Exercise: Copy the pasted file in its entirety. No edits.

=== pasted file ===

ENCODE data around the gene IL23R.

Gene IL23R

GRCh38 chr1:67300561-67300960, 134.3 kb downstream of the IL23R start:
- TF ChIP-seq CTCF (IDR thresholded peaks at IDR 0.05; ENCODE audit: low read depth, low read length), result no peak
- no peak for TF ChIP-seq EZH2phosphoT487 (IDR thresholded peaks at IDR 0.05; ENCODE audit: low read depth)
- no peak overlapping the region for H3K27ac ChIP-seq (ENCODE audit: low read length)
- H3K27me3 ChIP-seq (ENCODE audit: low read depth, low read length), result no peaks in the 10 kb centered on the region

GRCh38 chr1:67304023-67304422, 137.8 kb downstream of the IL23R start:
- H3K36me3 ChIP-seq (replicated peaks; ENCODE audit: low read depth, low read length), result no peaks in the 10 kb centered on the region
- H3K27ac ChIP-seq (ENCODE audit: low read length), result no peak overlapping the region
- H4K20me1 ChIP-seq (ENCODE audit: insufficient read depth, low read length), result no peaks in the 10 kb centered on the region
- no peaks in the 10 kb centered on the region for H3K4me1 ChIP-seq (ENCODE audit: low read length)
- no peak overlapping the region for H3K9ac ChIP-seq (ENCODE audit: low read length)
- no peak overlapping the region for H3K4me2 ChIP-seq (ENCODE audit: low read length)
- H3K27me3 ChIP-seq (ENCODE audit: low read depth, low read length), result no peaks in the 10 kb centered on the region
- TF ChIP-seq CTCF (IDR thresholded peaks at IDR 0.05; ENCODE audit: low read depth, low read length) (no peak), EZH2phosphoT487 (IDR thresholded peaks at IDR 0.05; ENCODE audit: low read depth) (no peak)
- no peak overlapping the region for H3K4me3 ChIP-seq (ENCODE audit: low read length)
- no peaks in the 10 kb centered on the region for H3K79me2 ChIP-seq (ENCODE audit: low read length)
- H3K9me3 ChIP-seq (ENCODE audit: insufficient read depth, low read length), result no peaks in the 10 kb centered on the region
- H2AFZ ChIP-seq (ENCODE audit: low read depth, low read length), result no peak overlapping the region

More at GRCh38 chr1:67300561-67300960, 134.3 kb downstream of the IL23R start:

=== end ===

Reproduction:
ENCODE data around the gene IL23R.

Gene IL23R

GRCh38 chr1:67300561-67300960, 134.3 kb downstream of the IL23R start:
- TF ChIP-seq CTCF (IDR thresholded peaks at IDR 0.05; ENCODE audit: low read depth, low read length), result no peak
- no peak for TF ChIP-seq EZH2phosphoT487 (IDR thresholded peaks at IDR 0.05; ENCODE audit: low read depth)
- no peak overlapping the region for H3K27ac ChIP-seq (ENCODE audit: low read length)
- H3K27me3 ChIP-seq (ENCODE audit: low read depth, low read length), result no peaks in the 10 kb centered on the region

GRCh38 chr1:67304023-67304422, 137.8 kb downstream of the IL23R start:
- H3K36me3 ChIP-seq (replicated peaks; ENCODE audit: low read depth, low read length), result no peaks in the 10 kb centered on the region
- H3K27ac ChIP-seq (ENCODE audit: low read length), result no peak overlapping the region
- H4K20me1 ChIP-seq (ENCODE audit: insufficient read depth, low read length), result no peaks in the 10 kb centered on the region
- no peaks in the 10 kb centered on the region for H3K4me1 ChIP-seq (ENCODE audit: low read length)
- no peak overlapping the region for H3K9ac ChIP-seq (ENCODE audit: low read length)
- no peak overlapping the region for H3K4me2 ChIP-seq (ENCODE audit: low read length)
- H3K27me3 ChIP-seq (ENCODE audit: low read depth, low read length), result no peaks in the 10 kb centered on the region
- TF ChIP-seq CTCF (IDR thresholded peaks at IDR 0.05; ENCODE audit: low read depth, low read length) (no peak), EZH2phosphoT487 (IDR thresholded peaks at IDR 0.05; ENCODE audit: low read depth) (no peak)
- no peak overlapping the region for H3K4me3 ChIP-seq (ENCODE audit: low read length)
- no peaks in the 10 kb centered on the region for H3K79me2 ChIP-seq (ENCODE audit: low read length)
- H3K9me3 ChIP-seq (ENCODE audit: insufficient read depth, low read length), result no peaks in the 10 kb centered on the region
- H2AFZ ChIP-seq (ENCODE audit: low read depth, low read length), result no peak overlapping the region

More at GRCh38 chr1:67300561-67300960, 134.3 kb downstream of the IL23R start: